Calculus Of One Real Variable By Pheng Kim Ving

1.1.4 
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1. OneSided Limits 
and N, contradicting the uniqueness of
limits; see Section
1.1.2 Theorem 2.1. However, although the limit of f at b
doesn't exist, its limits where only one side of b is taken into
account exist. This situation has led to the concept of
onesided limits.

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2. LeftHand Limits 
We say that a function f has the lefthand limit M as x approaches a, or that f
approaches M as x approaches a from
the left, and we write:
if the domain of f
contains points arbitrary close to but smaller than a and f(x) approaches arbitrarily close to L as x
approaches a from
the left (x
increases toward a).
In Fig. 1.1,
f has a lefthand limit of L at x = a
and also a lefthandlimit of M at x = b,
so that:
As x approaches 2 from the left, it's clear that x^{3} approaches 8
and thus x^{3}
1 approaches 7. The evaluation of
lefthand
limits is the same as that of (twosided) limits; see Section
1.1.2. Note that we say x approaches a from the left , but we
don't say f(x) approaches L from the left or
below; we don't care which side f(x) approaches L from.
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3. RightHand Limits 
We say that a function f
has the righthand limit L
as x approaches a, or that f
approaches L as x approaches
a from
the right, and we write:
if the domain of f
contains points arbitrary close to but greater than a and f(x) approaches arbitrarily close to L as x
approaches a from
the right (x
decreases toward a).
In Fig. 1.1,
f has a righthand limit of L at x = a
and also a righthandlimit of N at x = b,
so that:
As x approaches 2 from the right, it's clear that x^{3} approaches 8
and thus x^{3}
1 approaches 7. The evaluation of
righthand limits is the same as that of (twosided) limits; see Section
1.1.2. Note that we say x approaches a from the
right , but we
don't say f(x) approaches L from the right or
above; we don't care which side f(x) approaches L from.
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4. Evaluation 
Right and lefthand limits are referred to
as onesided limits. As seen in Examples 2.1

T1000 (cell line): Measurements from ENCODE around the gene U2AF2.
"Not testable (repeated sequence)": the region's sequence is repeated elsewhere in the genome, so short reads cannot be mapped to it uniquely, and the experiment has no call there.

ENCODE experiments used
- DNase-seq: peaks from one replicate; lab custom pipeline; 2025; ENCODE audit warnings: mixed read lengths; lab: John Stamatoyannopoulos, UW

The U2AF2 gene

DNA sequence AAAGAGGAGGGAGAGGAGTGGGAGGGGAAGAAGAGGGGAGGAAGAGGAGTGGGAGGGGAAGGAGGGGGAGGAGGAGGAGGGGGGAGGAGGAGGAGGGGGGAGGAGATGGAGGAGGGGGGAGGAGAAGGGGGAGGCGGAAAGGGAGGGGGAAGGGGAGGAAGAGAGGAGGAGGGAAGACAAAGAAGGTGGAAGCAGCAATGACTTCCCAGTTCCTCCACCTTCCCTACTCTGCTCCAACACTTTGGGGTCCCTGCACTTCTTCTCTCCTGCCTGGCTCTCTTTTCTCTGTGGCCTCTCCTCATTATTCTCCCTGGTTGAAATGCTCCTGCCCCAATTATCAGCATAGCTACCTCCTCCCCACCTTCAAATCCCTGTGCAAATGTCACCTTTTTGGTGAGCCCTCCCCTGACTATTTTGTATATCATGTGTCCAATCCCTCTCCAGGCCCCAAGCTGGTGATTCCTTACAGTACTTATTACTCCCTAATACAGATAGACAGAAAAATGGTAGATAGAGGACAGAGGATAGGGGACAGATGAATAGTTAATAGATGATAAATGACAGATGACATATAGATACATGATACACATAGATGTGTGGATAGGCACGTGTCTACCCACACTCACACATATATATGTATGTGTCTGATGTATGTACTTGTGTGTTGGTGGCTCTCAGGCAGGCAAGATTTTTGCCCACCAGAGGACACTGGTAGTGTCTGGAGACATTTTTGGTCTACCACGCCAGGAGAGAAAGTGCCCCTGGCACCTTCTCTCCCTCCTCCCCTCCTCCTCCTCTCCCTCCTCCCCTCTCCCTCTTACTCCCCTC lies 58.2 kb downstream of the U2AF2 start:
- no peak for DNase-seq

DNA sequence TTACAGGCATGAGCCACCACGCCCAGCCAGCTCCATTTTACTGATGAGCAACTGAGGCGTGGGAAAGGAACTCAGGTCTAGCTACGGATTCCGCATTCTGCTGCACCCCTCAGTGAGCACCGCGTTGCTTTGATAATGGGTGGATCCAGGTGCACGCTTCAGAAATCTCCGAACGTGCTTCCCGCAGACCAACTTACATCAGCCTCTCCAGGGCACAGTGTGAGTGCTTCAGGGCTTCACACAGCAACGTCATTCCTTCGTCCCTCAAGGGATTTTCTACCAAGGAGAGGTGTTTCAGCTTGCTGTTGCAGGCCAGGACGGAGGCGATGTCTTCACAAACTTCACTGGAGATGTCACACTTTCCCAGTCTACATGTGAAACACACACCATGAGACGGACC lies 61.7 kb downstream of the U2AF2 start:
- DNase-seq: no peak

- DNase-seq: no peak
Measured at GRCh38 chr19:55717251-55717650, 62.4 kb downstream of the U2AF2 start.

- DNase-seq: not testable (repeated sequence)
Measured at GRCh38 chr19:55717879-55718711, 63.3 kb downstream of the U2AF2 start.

and 3.1, the evaluation of
onesided limits is the same as that of (twosided) limits; see Section
1.1.2.
Note that we say x
approaches a from the right or x approaches a from the left , but we don't say f(x)
approaches L
from the right or above or f(x) approaches L from the left or
below ; we
don't care which side f(x) approaches L from
or if it does so from both sides of L.
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5. Limits And OneSided Limits 
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6. Piecewise Functions 
Example 6.1
Let:
Solution
1.

Fig. 6.1 Graph Of y = f(x). 
EOS
Piecewise Functions
A piecewise function, also called a casedefined function, is a function whose graph consists of 2 or more pieces defined by different formulas, or by a single rule whose implementation changes with some subsets of the domain of the function, like the step function discussed in Problem & Solution 6. Direct substitution for limits, as discussed in Section 1.1.2 Part 4, isn't applicable to piecewise functions, as illustrated in Example 6.1 above.
A
point of formula change is a point where the function changes formula. In this
example, the points of formula change are x = 6, 2, and 3. To find the limit of a piecewise
function at a point of formula change, we must consider both onesided limits. This
is because the formulas are different on each side. For a more subtle case of
piecewise functions see Problem & Solution 6.
This example clearly demonstrates that the limit of a piecewise function at a point of formula change may or may not exist, and if it exists it may or may not be equal to the value of the function at that point if that value exists. So direct substitution for limits isn't applicable to piecewise functions at such points. To find limits at such points we must consider both onesided limits, as previously stated.
Problems & Solutions

1. Determine:
_{}
Solution
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2. Find:
_{}
if it exists.
Solution
If x < 2, then x 2 < 0, so x 2 = (x 2); thus:
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3. Find:
_{}
if it exists.
Solution
From problem & solution 2 we get:_{}
5. Let:
a. 

Graph
Of y = f(x). 
6. Let [x] denote the greatest integer less
than or equal to x.
a. Sketch a graph of [x]. Because of the look of its graph,
this function is called a step function
and the notation [x]
can be read step of x, or, for short, step x.
a.